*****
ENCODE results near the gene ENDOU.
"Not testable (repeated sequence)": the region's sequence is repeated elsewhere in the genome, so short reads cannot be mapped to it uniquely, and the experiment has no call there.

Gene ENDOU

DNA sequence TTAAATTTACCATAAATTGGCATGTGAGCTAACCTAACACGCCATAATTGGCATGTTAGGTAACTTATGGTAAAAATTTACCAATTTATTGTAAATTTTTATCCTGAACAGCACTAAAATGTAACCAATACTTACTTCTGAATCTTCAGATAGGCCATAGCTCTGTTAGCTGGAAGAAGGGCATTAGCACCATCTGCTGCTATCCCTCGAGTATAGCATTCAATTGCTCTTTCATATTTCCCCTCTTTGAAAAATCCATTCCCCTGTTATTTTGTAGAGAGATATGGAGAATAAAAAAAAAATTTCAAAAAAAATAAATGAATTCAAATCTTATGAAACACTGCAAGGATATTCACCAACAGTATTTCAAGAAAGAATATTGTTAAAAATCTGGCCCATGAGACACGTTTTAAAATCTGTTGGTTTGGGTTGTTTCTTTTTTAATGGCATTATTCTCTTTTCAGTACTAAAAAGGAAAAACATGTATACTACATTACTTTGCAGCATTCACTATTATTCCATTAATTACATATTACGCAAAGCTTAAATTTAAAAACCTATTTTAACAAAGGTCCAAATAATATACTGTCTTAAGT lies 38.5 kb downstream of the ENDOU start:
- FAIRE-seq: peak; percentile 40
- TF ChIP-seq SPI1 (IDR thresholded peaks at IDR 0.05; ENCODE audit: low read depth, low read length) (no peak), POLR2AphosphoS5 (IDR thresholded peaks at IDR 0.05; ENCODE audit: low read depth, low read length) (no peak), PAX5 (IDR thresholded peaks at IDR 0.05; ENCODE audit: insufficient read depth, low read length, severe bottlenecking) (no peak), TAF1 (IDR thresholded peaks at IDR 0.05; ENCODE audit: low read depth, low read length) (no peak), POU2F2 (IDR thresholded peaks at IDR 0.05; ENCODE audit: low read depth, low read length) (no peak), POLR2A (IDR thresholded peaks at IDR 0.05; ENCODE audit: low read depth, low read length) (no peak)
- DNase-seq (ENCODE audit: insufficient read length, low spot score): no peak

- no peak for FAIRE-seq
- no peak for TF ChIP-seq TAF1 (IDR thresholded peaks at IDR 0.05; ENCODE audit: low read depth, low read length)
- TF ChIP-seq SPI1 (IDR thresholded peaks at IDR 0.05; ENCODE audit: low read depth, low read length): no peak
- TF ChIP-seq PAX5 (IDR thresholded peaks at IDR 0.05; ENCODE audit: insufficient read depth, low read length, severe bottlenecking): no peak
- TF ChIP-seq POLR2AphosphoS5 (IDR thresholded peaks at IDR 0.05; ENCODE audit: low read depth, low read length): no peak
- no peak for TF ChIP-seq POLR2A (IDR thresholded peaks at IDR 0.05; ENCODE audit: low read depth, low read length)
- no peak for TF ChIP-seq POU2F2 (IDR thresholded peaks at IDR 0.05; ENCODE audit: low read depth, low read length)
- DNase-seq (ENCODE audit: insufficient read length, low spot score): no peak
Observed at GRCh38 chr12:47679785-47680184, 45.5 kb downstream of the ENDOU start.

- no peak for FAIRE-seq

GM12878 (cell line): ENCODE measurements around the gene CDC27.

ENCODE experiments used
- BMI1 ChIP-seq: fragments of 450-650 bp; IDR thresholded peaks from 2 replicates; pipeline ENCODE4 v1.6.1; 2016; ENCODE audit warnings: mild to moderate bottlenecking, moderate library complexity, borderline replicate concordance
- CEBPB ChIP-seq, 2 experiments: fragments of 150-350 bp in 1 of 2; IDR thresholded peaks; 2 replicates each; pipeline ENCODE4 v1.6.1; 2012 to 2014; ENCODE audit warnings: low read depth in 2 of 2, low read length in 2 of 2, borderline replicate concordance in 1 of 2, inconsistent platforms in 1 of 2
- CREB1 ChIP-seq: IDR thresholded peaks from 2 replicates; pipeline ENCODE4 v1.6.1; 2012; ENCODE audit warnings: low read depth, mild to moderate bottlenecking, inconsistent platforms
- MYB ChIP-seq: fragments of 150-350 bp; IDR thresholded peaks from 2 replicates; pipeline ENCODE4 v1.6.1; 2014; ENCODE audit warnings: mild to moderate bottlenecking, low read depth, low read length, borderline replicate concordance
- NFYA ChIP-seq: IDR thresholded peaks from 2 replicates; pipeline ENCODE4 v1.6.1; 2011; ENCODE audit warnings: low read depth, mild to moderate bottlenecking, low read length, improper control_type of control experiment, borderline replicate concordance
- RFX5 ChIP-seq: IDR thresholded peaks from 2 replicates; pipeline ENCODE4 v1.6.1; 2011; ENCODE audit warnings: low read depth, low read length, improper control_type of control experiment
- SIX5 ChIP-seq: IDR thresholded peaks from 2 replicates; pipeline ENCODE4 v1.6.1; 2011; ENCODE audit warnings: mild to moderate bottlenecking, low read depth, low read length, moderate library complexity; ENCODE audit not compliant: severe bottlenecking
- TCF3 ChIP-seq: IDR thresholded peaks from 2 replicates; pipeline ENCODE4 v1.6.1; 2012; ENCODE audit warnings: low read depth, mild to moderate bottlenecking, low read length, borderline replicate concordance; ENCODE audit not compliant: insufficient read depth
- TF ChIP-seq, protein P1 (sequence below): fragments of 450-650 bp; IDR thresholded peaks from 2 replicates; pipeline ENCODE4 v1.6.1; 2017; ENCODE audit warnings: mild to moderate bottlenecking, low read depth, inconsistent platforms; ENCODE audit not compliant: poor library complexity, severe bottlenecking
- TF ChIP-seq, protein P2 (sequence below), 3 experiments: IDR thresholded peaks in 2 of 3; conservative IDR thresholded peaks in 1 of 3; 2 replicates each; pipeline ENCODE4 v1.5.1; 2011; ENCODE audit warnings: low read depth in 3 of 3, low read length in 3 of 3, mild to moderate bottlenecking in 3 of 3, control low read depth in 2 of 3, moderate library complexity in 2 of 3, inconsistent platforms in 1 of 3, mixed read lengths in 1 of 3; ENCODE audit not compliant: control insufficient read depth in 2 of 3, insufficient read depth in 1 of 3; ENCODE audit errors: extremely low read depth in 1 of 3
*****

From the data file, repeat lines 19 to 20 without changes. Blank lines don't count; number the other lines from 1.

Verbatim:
ENCODE experiments used
- BMI1 ChIP-seq: fragments of 450-650 bp; IDR thresholded peaks from 2 replicates; pipeline ENCODE4 v1.6.1; 2016; ENCODE audit warnings: mild to moderate bottlenecking, moderate library complexity, borderline replicate concordance